Ambient intimacy and the rise of the selfie

Rise of the Selfie

This month, the Oxford Dictonaries announced 'selfie' as their word of the year, noting that usage had increased 17,000% since January. A 'selfie,' as you know, is a photographic self-portrait, usually shared over social media, usually shot on a mobile phone (here's a handy infographic). One poll in the UK found that 30 percent of ALL photos taken by 18- to 24-year-olds were selfies. And, of course, there's already an anti-selfie movement. … [Read more...]

Build, buy, or bolster

Build, Buy, Bolster

There are a slew of confusions for nonprofits, and their supporters, that blur the difference between operating money and capital. Even though we may know instinctively that long-term investments and daily operational expenses are different things, we flow them together in our accounting statements, in our planning, in our strategy, and in our brains. Unfortunately, the outcome isn't just about semantics. It's about solvency. … [Read more...]

Express-ercize

Express-ercise

We already know that stories and music can move us emotionally, and get butts in seats at the local performance space. But of course, stories and music can also compel us to move, literally, and get our butts out of seats. Two stories suggest that we've only begun to explore the connections between expression and exercise -- beyond the techno-pump music that drives our current workouts. … [Read more...]

Poking and prying with a purpose

Sherlock and Watson

During the Social Theory, Politics and the Arts conference last week at Seattle University, I got to hear dozens of scholars and practitioners share their research about the arts in social and political context. STP&A, for those who don't know, is the oldest established permanent floating crap game of academic research in arts and culture, founded almost four decades ago by a ragtag cross-disciplinary cluster of curious people. … [Read more...]

The crazy world of capital

SOURCE: Flickr user PT Money

For reasons that elude me, I've been thinking and reading about capital in the nonprofit arts more than anyone probably should. Capital is both tedious and terrifying as an area of study, because the theory behind it is measurement and math (tedious, at least to me), while the organizational consequence of it is agony, ecstasy, or chronic malaise (terrifying). … [Read more...]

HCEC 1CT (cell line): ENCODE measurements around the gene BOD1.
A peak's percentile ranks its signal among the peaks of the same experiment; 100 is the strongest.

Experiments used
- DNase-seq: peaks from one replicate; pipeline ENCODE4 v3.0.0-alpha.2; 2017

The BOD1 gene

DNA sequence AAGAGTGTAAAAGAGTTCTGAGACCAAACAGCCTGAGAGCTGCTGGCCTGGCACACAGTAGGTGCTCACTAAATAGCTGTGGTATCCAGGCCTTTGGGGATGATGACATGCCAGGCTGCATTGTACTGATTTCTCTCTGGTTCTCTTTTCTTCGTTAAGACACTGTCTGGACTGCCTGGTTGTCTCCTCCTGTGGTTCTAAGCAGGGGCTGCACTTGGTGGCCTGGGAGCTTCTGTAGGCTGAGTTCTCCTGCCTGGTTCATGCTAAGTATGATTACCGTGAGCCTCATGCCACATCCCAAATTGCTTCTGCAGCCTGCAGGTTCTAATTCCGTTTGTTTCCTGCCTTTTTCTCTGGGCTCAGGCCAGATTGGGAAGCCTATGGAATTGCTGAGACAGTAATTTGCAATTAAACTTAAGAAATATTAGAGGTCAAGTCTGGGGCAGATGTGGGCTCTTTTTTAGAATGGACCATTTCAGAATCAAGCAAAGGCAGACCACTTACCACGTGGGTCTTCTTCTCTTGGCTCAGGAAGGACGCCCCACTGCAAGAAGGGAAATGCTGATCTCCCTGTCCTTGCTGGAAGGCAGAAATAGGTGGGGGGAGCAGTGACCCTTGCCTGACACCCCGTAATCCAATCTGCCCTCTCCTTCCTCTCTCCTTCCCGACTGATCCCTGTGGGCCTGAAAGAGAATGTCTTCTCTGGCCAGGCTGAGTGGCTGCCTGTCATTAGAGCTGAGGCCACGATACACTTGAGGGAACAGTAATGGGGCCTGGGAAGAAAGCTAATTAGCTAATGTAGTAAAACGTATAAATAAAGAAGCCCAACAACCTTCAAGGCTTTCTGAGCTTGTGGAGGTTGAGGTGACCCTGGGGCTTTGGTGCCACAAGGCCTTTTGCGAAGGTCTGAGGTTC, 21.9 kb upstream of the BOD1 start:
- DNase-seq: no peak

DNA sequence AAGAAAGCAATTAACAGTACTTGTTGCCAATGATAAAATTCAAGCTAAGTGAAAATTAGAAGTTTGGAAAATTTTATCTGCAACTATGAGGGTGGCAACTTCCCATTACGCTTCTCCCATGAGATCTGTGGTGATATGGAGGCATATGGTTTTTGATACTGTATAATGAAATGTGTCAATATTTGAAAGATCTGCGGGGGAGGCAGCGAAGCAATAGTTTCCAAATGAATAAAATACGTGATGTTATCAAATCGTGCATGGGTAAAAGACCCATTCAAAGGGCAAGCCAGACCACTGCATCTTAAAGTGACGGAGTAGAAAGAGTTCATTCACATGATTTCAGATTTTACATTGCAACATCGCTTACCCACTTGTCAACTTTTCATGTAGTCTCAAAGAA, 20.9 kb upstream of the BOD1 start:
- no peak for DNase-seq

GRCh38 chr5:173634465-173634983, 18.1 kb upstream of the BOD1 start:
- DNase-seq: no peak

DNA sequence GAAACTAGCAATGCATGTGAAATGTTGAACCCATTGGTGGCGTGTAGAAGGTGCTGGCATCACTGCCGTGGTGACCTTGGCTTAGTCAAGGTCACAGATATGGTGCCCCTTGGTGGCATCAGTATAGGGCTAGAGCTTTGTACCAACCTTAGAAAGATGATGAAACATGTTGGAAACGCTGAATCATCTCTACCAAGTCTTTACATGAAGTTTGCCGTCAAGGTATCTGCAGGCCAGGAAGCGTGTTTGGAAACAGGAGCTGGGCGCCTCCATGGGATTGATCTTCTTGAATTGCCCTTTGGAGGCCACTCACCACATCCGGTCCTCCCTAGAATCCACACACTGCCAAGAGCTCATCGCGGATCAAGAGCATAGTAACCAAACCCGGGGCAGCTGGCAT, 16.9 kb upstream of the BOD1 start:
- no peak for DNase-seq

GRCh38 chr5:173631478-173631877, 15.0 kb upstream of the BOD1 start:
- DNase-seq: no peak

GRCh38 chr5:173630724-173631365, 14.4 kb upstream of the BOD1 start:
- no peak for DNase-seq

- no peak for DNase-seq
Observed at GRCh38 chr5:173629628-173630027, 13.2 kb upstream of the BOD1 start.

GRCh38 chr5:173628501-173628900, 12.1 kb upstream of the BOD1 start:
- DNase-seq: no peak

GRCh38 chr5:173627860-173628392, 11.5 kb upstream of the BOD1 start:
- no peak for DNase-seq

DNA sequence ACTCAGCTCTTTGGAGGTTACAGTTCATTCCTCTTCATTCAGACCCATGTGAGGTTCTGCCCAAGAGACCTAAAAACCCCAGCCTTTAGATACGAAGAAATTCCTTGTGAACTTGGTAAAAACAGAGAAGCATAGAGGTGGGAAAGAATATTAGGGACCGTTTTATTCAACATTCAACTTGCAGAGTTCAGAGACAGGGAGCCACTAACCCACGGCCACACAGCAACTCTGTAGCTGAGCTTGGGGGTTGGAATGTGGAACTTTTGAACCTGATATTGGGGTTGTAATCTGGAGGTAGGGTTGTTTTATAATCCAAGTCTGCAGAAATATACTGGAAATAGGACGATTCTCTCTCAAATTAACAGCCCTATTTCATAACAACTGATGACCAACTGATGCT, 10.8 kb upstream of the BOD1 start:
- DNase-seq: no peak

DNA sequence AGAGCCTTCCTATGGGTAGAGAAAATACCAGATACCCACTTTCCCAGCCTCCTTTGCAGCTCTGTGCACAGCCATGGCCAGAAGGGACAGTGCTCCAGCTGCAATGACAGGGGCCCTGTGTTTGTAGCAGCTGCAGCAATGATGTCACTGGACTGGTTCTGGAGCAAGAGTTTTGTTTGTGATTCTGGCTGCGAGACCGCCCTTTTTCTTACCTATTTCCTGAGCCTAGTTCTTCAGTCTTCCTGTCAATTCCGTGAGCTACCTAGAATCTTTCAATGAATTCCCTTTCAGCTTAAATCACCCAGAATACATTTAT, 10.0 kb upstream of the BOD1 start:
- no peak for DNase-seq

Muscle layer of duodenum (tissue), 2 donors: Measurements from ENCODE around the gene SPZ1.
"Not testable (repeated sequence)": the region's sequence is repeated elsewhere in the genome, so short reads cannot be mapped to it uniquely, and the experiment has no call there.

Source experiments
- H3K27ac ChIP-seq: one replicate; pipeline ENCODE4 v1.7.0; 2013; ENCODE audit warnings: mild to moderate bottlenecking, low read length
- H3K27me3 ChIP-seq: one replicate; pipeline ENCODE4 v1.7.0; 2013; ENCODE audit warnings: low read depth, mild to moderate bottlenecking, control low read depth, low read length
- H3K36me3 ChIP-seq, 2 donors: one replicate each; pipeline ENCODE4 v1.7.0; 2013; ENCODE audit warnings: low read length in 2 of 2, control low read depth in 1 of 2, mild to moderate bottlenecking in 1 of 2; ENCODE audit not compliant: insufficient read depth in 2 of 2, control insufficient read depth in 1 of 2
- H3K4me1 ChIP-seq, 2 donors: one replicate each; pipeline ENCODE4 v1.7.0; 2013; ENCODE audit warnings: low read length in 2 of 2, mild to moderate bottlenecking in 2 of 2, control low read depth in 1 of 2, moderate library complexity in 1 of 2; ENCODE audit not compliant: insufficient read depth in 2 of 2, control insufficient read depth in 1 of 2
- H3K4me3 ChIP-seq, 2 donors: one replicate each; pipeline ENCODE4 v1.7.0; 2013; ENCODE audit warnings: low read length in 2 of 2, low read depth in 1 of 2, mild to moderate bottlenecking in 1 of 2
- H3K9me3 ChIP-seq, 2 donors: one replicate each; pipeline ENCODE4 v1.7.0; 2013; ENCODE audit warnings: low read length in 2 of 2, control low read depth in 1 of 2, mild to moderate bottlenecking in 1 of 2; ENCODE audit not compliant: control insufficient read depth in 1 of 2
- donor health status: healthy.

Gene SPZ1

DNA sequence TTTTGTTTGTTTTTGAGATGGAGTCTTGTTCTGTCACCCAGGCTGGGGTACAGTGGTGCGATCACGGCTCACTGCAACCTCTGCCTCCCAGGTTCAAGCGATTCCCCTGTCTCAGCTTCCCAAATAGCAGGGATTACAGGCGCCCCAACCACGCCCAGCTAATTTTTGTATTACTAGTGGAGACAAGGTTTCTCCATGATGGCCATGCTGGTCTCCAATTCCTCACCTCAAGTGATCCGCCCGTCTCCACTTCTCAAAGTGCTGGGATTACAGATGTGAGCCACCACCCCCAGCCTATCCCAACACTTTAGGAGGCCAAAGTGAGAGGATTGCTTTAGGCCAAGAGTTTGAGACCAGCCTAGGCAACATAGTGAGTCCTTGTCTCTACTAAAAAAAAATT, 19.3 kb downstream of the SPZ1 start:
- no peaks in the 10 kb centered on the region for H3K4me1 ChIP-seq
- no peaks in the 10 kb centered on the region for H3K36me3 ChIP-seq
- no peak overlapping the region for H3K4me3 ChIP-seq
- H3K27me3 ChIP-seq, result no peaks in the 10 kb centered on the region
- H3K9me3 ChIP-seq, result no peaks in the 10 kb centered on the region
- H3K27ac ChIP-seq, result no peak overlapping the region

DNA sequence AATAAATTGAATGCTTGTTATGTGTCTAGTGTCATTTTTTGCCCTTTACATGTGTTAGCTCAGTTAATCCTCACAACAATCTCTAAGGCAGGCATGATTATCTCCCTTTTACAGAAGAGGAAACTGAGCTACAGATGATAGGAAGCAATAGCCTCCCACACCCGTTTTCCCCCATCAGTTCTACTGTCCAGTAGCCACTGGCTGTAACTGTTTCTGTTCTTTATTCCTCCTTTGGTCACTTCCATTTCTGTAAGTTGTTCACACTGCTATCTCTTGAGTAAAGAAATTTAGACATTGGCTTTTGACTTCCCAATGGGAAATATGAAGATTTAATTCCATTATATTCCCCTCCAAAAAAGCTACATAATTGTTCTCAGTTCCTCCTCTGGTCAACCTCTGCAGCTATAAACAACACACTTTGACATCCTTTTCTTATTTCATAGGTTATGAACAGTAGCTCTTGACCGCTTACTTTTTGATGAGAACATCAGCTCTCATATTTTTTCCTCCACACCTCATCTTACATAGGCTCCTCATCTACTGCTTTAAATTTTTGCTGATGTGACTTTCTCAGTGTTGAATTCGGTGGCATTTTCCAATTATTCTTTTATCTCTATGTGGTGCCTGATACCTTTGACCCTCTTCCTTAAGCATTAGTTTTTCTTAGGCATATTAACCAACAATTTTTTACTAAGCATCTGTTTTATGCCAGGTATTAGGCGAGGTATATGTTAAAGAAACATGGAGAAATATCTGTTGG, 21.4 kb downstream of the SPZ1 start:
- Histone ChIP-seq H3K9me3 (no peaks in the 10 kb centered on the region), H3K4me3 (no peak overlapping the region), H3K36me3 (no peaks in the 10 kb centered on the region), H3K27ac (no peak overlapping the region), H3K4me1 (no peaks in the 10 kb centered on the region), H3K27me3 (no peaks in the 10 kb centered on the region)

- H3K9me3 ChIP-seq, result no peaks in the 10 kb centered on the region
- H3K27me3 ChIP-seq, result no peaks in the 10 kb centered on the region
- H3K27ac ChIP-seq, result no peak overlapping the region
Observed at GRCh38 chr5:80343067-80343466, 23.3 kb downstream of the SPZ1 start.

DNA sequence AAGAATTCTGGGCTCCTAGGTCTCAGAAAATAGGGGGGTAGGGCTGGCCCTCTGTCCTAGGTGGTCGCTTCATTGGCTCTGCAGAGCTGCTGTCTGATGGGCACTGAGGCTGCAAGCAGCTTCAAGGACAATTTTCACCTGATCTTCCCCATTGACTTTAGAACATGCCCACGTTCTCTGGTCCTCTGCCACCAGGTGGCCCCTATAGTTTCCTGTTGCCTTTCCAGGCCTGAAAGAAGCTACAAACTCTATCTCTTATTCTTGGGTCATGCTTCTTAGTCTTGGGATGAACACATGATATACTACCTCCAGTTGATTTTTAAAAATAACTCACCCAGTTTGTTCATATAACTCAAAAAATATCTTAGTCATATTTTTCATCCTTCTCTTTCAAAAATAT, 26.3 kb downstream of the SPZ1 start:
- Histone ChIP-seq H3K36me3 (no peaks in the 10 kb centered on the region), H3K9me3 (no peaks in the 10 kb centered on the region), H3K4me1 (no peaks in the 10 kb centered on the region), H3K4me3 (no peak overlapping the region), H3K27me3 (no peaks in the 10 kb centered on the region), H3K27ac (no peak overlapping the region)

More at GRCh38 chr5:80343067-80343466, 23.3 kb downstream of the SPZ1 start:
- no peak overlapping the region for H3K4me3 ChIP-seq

Positions, interests, and empathy

A Line in the Sand

One of the basic elements of successful negotiation is a clear distinction between 'positions' and 'interests'. Both sides of a negotiation have positions, of course -- the terms they want or expect from an agreement (pay, benefits, ownership, control, rights, and such). Both sides also have interests, the underlying needs or goals that led them to those terms, either consciously or unconsciously. Positions tend to be binary, win-lose, zero-sum. Interests are usually not. … [Read more...]

What I’ve learned

Question Mark

I have learned that a question is almost always the best approach: to begin something, to welcome someone, to unlock a stubborn problem, to enlist enduring support, to launch a difficult conversation, or to become a part of a community rather than standing apart. … [Read more...]

Please touch that dial

iTunes Radio

Apple's latest iTunes update launched a streaming music service called iTunes Radio intended, most likely, to recapture the music-lovers now listening through similar services like Pandora,¬†Spotify, or iHeartRadio, and to reconnect them to iTunes purchases. While the system is a late-comer to the genre, it brings with it some expected elegance from the Apple design cabal. … [Read more...]

The fast ‘no’ or the long ‘maybe’

SOURCE: Flickr user Horia Varlan

In the constant search for resources, arts leaders are understandably eager to get to 'yes'. Quite often the journey to get there is a long one, through building relationships, trust, and shared understanding of value and purpose. But could there be a circumstance when you want a faster path to 'no'? Venture capitalist Anthony Tjan thinks so, in this classic post from 2010. And he's happy to help you get nowhere quickly. … [Read more...]

Philanthropic equity

Philanthropic Equity

The nonprofit organization has always had at least one missing hammer in its toolbox, both by design and by definition. That missing tool is equity capital, the kind of investment and investor that provides economic resources in exchange for ownership. … [Read more...]